The editorial, titled "A Response to President Xi Jingping," contains the following paragraph:
The Times has no intention of altering its coverage to meet the demands of any government — be it that of China, the United States or any other nation. Nor would any credible news organization. The Times has a long history of taking on the American government, from the publication of the Pentagon Papers to investigations of secret government eavesdropping.
That's nice to read and all. It's kind of like a Taylor Swift song about ethics in journalism: exactly what you'd expect. But is it true? It's possible that there is some new internal edict at the Times, professing that they will not respond to government pressure in any form from this day forward. But they have certainly submitted to United States government coercion in the past. Here are a few recent instances that come to mind:
On Sept. 23, The New York Times reported that the Benghazi attack was a "major blow" to the CIA's intelligence gathering efforts in Libya. The Times wrote that there were "about a dozen CIA operatives and contractors" working at the site of the attack.
However, the Times didn't report that the former SEALs were with the CIA, while acknowledging that the paper had "agreed to withhold locations and details of these operations at the request of Obama administration officials, who said that disclosing such information could jeopardize future sensitive government activities and put at risk American personnel working in dangerous settings."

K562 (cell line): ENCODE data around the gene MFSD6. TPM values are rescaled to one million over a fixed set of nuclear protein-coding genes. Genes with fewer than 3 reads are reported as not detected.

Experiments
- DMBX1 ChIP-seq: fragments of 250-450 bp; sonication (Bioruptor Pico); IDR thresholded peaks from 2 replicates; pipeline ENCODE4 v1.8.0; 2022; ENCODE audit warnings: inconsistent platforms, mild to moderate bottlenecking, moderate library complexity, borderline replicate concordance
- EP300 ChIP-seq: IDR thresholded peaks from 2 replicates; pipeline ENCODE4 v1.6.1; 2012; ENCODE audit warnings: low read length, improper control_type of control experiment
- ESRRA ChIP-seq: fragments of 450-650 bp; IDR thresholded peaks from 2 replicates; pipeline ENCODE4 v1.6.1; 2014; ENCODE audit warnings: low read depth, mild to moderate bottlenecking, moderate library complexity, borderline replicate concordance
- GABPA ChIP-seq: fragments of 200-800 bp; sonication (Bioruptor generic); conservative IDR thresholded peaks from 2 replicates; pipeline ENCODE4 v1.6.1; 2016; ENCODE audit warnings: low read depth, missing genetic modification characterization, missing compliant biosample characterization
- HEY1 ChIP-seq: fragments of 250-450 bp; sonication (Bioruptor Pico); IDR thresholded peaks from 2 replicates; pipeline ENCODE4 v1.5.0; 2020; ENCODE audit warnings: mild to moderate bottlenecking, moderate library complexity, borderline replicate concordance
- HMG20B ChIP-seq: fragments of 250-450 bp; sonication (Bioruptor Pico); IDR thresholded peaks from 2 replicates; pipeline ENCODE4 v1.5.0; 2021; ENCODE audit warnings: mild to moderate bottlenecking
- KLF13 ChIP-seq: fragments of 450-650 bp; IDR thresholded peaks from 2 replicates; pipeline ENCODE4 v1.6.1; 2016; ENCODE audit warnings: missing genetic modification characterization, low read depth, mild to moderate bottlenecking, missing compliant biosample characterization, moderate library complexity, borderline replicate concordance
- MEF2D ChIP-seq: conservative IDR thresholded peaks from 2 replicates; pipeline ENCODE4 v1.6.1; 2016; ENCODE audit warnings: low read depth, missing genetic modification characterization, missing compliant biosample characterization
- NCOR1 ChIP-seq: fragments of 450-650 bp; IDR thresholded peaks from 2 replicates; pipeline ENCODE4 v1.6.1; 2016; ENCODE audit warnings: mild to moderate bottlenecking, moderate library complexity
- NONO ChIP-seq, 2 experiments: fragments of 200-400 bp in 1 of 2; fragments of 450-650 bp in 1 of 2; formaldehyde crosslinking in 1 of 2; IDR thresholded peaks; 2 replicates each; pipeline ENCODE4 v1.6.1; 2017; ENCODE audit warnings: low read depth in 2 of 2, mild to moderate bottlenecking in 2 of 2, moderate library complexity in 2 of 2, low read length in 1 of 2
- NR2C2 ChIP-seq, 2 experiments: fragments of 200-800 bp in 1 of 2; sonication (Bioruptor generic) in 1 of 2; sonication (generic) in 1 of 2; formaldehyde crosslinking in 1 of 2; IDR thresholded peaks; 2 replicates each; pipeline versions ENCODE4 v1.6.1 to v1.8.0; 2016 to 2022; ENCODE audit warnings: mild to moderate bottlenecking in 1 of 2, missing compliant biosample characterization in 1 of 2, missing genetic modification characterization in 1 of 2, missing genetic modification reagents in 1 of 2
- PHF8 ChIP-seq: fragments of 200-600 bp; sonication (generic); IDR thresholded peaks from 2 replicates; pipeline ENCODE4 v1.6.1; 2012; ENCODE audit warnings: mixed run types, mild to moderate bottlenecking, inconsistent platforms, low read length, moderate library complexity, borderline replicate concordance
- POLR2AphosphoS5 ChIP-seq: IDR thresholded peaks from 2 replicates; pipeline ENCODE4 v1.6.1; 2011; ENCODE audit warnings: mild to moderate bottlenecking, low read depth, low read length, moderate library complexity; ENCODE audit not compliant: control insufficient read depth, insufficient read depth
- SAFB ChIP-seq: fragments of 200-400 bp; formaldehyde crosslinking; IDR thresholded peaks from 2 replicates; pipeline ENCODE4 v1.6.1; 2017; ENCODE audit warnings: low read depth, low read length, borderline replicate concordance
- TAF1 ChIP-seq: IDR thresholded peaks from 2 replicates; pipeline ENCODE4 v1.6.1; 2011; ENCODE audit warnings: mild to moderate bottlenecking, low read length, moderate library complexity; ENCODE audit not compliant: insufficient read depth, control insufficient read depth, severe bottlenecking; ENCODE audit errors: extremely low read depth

The New York Times stated that it "had agreed to temporarily withhold information" about Davis' CIA ties at the Obama administration's request, after officials "argued that disclosure of his specific job would put his life at risk." The Washington Post and AP also cited risks to Davis' life as the primary reason for withholding the information.
"In an article posted on the Web on Friday and published on Saturday, The New York Times agreed to withhold the identities of the Qaeda leaders whose conversations were intercepted after senior American intelligence officials said the information could jeopardize their operations. The names were disclosed Sunday by McClatchy Newspapers, and after the government became aware of the article on Monday, it dropped its objections to The Times's publishing the same information."
The Times is expected to also acknowledge having held information on [Robert] Levinson's CIA ties, according to sources familiar with the matter.
Barry Meier, the Times reporter who wrote the story, has covered Levinson's ordeal for several years. When reached Friday morning, Meier declined to discuss the matter.
New York Times executive editor Jill Abramson, managing editor Dean Baquet and a spokesperson did not respond to requests for comment about plans to publish.
Perhaps semantics come into play: is withholding information the same as altering it? But then ask yourself if a newspaper can really "take on" an administration for which it routinely bends over—patina of ethics be damned.
[Photo via AP]